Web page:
From the Editor’s Notebook
It was interesting to have an interview with three people who knew Jerry Kabe the best, all at the same time.
His wife, Evie, daughter Paula, and best friend and co-worker Roger Fletcher all had lots of stories to tell about Jerry, who past away this past April 23.
The stories were all pretty hilarious and told the history of a great guy, who was funny, loved to laugh, visit with everyone and have a good time no matter where he was, who he was with and what was going on.
I am sure the stories could have gone on for a long time, because there are lots of them. I had to pick and choose from among them all when I wrote the story that is in this week’s edition of the Register in our Senior Section.
I loved the stories of the hot 1960s and 1970s muscle cars that the sheriff and his deputies bought on their own. It is hard to imagine these flashy speed machines with emergency lights flashing.
Or the fact they had to buy their own guns and bullets and that there were only two of them patrolling the whole county.
Life has certainly changed since those “Good Old Days.”
There was one story about Jerry that I was going to put in the story, but then I took it out. It had to do with a high-speed chase in downtown Blue Earth back in 1963.
The reason I took it out was that Loren Eckhardt, who also worked with Jerry Kabe, found out I was doing this story and brought in a newspaper clipping from the Dec. 19, 1963 Blue Earth Post which was all about this infamous car chase.
So I decided to run the story in its entirety here in my column space.
It is classic Jerry Kabe.
One warning. You need to read the story all the way to the very end.
Here it is.
A 16-year-old Minneapolis juvenile a recent high school dropout was jailed Wednesday afternoon following a wild chase down an icy Blue Earth Main Street.
The youth, driving a stolen car, was stopped when he hit two other vehicles. He was captured while trying to escape on foot.
The action took place at about 2:15 p.m. Wednesday only minutes after police and sheriff’s officers received a report that the driver had sped out of a Vernon Center gasoline station without paying for a tank of gas. As officers headed north on Highway 169 they received a further report that a car fitting the Vernon Center description had been stolen a few hours earlier in Fridley.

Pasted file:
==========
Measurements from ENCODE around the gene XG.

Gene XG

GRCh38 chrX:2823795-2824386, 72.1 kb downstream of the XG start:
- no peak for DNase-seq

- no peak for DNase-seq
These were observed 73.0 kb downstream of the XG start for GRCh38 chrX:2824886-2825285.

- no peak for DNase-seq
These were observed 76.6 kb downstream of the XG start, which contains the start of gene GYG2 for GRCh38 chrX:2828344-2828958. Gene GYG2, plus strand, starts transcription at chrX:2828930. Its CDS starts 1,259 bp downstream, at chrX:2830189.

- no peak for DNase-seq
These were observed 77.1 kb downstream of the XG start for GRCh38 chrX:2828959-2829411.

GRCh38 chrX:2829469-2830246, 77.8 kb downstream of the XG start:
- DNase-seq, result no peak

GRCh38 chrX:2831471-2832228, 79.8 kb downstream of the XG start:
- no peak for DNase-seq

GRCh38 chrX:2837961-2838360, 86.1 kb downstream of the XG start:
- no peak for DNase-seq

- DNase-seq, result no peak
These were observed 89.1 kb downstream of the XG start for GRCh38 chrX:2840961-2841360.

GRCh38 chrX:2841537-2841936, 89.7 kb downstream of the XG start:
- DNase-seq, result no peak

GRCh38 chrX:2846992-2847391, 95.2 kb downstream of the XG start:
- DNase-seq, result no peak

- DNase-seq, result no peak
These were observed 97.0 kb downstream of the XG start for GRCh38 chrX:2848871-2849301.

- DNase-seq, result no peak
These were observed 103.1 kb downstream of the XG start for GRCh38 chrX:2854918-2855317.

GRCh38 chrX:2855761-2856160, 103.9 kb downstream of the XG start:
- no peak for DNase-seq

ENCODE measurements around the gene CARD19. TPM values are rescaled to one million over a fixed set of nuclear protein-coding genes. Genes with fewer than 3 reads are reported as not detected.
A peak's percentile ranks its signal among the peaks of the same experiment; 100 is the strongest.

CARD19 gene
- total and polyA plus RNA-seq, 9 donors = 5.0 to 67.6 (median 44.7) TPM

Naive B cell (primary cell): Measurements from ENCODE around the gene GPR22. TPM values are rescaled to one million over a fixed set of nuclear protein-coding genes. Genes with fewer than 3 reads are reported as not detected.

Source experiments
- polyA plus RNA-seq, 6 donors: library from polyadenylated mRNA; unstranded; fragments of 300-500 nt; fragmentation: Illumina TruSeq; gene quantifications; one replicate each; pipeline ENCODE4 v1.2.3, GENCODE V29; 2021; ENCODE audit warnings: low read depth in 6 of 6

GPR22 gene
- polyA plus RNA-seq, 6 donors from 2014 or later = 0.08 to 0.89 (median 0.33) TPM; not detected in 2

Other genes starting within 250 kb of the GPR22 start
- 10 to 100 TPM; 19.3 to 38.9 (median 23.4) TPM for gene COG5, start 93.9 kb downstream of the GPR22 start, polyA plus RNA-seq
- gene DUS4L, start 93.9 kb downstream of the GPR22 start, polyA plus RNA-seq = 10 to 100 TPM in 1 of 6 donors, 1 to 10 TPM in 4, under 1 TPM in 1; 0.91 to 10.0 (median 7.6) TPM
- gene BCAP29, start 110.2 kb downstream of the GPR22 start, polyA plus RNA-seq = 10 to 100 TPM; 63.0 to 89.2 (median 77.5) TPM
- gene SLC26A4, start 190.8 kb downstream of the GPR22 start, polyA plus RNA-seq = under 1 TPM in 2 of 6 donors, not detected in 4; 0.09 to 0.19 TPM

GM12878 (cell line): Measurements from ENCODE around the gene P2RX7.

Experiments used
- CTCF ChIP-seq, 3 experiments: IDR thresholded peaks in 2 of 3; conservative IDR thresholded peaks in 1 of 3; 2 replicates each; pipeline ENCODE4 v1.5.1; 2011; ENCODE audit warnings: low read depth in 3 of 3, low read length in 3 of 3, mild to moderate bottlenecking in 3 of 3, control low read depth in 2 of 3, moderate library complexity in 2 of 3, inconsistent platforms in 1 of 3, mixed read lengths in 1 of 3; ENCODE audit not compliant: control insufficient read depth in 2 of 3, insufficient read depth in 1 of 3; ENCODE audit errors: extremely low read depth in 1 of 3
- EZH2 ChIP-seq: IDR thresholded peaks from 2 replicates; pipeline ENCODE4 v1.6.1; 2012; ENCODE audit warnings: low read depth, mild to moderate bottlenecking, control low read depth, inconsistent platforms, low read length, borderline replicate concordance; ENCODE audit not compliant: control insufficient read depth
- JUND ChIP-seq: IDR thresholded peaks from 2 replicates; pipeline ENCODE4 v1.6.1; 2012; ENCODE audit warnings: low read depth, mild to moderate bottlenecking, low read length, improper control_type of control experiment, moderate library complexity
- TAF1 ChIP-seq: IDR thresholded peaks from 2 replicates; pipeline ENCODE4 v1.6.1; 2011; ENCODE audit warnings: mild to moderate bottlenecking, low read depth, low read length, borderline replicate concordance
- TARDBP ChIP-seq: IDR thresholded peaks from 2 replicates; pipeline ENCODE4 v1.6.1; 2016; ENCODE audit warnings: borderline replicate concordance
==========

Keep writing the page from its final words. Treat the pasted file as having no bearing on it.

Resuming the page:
Deputy Sheriff Jerry Kabe waited in his car at Riverside Heights, north of Blue Earth, and recognized the car as it passed the intersection. The youth also saw Kabe and moved his car, a 1961 Oldsmobile “into high gear.” Police Chief Carl Germann was driving north out of the city when Kabe and the youth passed him going in the opposite direction. Both officers agreed the boy was going about 100 miles per hour. They said he narrowly missed other cars on North Main Street.
Germann swung around and all three cars swept south on Main Street. The youth apparently tried to turn into an alley between the Avalon Theater and Romas’ Candy Kitchen, but couldn’t make it because of the icy streets.
Meanwhile Jack Olson of Blue Earth, driving a panel truck, had stopped on Main to wait for a car that was backing out. The stolen auto hit his truck in the rear, then slammed into a 1963 Oldsmobile parked at the curb, owned by Robert A. Smith, recently of Austin, now of Fairmont.
The youth jumped from the car and ran down an alley into which he had tried to turn his car. Kabe took off after him on foot, and Germann blocked the other end of the alley with his car. The youth stopped running when Kabe threatened to shoot if he didn’t stop. He was handcuffed and booked at the county jail.
The Smith car received about $100 worth of damage to its left rear, while there was lesser damage to the Olson truck and stolen car.
The youth has been turned over to the Anoka County authorities to face the auto theft charges.
The sheriff’s office issued a warning to other motorists following the event when officials learned the youth had driven off with the vehicle after it was parked with the motor running. Asked where he was going with the stolen car, the youth said he didn’t know, he was “just driving.” He told officers he had been involved in a car theft once before with another youth.
The only personal effects he had with him were a billfold, social security card and a few cents in change.
One more thing.
When Kabe ordered the youth to “halt or I’ll shoot,” the deputy sheriff was not carrying a gun.